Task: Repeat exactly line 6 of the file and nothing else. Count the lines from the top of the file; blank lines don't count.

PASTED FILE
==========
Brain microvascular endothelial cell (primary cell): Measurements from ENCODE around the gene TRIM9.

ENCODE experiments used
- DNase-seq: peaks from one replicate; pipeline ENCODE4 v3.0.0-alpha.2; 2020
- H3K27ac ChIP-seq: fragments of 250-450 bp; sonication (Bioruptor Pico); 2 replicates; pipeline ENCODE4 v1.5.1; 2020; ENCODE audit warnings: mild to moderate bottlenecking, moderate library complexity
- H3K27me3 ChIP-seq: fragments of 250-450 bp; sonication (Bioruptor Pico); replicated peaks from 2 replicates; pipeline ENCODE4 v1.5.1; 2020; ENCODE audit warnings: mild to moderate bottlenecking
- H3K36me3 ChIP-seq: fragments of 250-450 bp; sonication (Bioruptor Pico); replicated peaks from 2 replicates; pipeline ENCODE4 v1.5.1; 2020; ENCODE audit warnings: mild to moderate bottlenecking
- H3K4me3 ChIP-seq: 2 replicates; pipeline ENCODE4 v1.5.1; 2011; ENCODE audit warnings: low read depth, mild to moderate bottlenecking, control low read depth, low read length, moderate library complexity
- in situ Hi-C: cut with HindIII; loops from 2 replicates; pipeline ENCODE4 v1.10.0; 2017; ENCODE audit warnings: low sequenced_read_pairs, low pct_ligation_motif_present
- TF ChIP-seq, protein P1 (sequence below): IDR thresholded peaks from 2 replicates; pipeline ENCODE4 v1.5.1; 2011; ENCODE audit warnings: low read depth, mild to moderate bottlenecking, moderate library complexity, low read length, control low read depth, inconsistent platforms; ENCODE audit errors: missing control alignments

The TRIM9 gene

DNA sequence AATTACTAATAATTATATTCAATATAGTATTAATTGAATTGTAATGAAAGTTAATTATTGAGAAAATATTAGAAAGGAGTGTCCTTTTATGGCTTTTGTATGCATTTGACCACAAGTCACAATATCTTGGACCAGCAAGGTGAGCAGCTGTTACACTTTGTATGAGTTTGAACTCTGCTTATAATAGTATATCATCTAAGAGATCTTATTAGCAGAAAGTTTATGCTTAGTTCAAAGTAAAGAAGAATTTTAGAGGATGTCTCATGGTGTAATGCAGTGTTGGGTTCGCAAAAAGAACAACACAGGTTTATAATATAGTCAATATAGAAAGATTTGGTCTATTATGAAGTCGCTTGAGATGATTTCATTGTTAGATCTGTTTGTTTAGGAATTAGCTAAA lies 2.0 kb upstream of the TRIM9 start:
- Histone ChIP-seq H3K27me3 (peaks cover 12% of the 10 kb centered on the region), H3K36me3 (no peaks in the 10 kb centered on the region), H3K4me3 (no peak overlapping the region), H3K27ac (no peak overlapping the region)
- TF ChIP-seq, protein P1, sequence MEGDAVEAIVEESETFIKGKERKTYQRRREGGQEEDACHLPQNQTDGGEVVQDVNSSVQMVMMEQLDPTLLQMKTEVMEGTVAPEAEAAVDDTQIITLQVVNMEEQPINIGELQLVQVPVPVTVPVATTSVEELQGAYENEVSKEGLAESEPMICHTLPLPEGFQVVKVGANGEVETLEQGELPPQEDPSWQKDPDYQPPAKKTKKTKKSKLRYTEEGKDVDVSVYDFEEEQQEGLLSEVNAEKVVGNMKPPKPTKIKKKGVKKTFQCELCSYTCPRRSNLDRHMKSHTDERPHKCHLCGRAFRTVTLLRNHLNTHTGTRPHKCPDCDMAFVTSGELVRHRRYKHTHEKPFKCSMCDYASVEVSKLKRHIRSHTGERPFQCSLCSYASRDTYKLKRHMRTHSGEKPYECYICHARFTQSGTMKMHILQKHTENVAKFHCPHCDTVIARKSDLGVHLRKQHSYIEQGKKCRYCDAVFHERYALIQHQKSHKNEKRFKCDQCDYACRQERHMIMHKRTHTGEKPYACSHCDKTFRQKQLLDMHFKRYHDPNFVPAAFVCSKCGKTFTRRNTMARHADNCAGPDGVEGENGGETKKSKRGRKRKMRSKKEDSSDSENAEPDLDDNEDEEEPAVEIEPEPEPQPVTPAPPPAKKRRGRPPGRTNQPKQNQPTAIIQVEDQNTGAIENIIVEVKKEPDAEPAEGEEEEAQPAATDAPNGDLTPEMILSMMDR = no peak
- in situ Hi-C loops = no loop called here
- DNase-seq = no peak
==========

- H3K36me3 ChIP-seq: fragments of 250-450 bp; sonication (Bioruptor Pico); replicated peaks from 2 replicates; pipeline ENCODE4 v1.5.1; 2020; ENCODE audit warnings: mild to moderate bottlenecking